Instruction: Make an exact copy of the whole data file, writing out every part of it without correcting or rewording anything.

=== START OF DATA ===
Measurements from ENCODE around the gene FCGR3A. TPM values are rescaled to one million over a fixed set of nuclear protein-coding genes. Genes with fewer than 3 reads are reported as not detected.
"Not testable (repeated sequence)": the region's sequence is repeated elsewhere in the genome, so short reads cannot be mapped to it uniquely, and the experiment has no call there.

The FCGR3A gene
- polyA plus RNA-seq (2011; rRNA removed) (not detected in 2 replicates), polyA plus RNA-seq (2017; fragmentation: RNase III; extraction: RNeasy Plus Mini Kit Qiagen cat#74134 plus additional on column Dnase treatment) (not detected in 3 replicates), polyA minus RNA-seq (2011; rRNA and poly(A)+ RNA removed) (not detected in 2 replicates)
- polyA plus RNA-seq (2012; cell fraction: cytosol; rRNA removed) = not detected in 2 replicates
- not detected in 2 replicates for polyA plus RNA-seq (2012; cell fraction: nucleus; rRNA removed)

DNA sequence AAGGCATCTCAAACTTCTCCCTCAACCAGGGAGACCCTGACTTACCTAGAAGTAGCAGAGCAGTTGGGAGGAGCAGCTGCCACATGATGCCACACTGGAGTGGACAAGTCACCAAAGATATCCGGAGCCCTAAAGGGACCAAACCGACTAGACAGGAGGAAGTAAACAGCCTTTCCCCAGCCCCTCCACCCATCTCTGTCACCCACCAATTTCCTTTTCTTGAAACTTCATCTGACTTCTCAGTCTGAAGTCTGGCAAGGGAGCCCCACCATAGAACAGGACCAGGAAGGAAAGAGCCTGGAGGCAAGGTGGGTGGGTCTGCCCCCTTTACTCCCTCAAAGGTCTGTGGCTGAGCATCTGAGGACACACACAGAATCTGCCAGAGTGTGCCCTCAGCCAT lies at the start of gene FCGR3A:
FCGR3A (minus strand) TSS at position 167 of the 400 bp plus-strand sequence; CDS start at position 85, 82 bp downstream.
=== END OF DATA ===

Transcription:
Measurements from ENCODE around the gene FCGR3A. TPM values are rescaled to one million over a fixed set of nuclear protein-coding genes. Genes with fewer than 3 reads are reported as not detected.
"Not testable (repeated sequence)": the region's sequence is repeated elsewhere in the genome, so short reads cannot be mapped to it uniquely, and the experiment has no call there.

The FCGR3A gene
- polyA plus RNA-seq (2011; rRNA removed) (not detected in 2 replicates), polyA plus RNA-seq (2017; fragmentation: RNase III; extraction: RNeasy Plus Mini Kit Qiagen cat#74134 plus additional on column Dnase treatment) (not detected in 3 replicates), polyA minus RNA-seq (2011; rRNA and poly(A)+ RNA removed) (not detected in 2 replicates)
- polyA plus RNA-seq (2012; cell fraction: cytosol; rRNA removed) = not detected in 2 replicates
- not detected in 2 replicates for polyA plus RNA-seq (2012; cell fraction: nucleus; rRNA removed)

DNA sequence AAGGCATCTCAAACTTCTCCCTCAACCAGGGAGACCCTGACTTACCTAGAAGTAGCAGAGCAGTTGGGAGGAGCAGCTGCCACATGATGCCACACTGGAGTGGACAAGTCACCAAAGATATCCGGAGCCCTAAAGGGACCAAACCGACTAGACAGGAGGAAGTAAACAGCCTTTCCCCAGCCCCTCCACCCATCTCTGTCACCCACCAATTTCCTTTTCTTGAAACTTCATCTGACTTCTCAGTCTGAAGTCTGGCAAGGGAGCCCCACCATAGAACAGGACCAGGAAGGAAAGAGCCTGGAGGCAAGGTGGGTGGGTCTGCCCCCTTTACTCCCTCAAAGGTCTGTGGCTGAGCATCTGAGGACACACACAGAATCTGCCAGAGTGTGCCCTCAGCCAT lies at the start of gene FCGR3A:
FCGR3A (minus strand) TSS at position 167 of the 400 bp plus-strand sequence; CDS start at position 85, 82 bp downstream.